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Wednesday, February 12, 2014

Insanity: Legal Definition vs. Definition of Mental Illness

The legal definition of insanity is not the same as the psychological definition of mental illness. Bizarre acting Jeffrey Dahmer, who killed at least 17 people, chopped them up, and stored the body parts, was sane in the eyes of the law. So was 17-year-old Lee Malvo, who some claim was “brainwashed” by his fellow Beltway sniper, 42-year-old John Muhammad. Psychotically depressed and schizophrenic Andrea Yates, who systematically drowned her five children in a bathtub, was found sane and guilty of murder. That verdict was overturned on appeal, and a retrial jury concluded that Yates was not guilty by reason of insanity. Lorena Bobbitt, infamous for cutting off her husband’s penis following an alleged rape, was found not guilty by reason of insanity—in the absence of any major mental illness. The paranoid schizophrenic “unabomber” Ted Kaczynski, who mailed exploding packages to unsuspecting victims, gained fame for refusing to use the insanity defense. (Oltmanns & Emery, 2012, p. 473)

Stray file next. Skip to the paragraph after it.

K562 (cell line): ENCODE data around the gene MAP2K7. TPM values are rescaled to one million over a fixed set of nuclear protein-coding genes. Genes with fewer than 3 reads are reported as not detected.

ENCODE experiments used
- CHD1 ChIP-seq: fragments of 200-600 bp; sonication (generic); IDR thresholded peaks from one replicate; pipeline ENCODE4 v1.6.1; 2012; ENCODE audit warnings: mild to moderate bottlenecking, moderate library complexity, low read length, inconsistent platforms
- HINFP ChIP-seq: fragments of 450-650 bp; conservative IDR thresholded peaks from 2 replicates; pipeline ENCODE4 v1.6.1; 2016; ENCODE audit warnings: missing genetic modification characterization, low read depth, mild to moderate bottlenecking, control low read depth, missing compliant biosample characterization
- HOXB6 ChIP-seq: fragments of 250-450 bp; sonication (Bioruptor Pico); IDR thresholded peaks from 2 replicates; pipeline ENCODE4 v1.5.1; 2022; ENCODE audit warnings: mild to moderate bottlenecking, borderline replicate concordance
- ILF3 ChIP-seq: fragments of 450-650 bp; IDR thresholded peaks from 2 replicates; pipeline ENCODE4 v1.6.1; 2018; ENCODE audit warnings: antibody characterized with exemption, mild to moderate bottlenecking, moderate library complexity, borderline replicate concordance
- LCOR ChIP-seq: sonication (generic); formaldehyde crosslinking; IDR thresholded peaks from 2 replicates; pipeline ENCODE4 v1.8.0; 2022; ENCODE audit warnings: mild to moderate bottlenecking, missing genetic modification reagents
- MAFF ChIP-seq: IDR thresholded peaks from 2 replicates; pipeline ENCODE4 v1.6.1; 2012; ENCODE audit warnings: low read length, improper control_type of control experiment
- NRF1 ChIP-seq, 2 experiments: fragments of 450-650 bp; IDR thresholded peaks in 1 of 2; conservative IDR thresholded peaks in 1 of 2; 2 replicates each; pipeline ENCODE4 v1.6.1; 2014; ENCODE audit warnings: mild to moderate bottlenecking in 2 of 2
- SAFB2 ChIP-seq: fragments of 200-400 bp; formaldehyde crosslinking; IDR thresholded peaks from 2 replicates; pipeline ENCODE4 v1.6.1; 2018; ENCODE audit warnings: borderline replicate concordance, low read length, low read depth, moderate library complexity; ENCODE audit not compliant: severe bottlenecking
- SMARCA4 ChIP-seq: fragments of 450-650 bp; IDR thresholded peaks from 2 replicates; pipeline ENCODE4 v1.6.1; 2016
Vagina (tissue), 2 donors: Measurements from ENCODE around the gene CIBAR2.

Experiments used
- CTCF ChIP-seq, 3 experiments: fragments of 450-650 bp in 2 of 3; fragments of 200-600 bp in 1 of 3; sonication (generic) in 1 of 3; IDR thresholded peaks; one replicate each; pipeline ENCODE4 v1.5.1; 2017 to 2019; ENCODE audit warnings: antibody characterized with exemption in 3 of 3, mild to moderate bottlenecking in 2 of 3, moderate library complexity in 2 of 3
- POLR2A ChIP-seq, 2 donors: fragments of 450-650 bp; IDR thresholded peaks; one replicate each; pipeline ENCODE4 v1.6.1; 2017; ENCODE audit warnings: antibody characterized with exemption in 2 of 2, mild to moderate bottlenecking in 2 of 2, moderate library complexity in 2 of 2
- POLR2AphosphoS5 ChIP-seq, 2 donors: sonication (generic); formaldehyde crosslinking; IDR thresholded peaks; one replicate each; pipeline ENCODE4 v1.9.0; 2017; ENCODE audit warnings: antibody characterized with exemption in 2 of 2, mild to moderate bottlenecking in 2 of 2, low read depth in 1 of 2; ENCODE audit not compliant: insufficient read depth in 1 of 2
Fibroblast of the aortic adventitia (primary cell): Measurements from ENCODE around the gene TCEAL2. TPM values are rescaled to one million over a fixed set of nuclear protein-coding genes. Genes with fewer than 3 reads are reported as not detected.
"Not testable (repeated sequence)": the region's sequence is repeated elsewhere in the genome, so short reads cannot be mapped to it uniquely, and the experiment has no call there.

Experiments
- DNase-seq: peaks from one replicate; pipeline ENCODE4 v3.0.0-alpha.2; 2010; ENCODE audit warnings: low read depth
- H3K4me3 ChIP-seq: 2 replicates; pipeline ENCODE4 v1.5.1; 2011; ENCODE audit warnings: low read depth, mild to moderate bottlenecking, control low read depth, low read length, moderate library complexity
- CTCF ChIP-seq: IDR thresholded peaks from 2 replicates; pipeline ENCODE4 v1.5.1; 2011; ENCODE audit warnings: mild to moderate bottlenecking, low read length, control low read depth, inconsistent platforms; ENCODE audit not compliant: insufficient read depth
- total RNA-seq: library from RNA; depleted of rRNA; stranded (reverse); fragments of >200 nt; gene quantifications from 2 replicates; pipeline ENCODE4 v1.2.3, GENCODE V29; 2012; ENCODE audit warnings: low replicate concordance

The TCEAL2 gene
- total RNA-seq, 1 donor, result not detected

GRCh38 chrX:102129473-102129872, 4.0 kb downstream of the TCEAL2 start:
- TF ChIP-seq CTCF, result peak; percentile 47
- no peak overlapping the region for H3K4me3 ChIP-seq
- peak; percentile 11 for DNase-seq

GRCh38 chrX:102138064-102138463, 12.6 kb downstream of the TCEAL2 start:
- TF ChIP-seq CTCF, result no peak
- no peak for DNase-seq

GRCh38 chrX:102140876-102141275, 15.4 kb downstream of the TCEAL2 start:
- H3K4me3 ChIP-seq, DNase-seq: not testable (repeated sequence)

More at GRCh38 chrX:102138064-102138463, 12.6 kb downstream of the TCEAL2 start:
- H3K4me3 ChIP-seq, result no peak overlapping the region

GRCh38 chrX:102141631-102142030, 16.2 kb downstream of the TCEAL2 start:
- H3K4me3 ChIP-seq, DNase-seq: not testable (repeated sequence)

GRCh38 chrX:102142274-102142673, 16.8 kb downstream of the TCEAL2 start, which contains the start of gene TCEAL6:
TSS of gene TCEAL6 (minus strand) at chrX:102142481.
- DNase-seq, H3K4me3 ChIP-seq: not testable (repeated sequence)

Oltmanns, T. F. & Emery, R. E. (2012). Abnormal psychology (7th ed.).  Upper Saddle River, NJ: Pearson.

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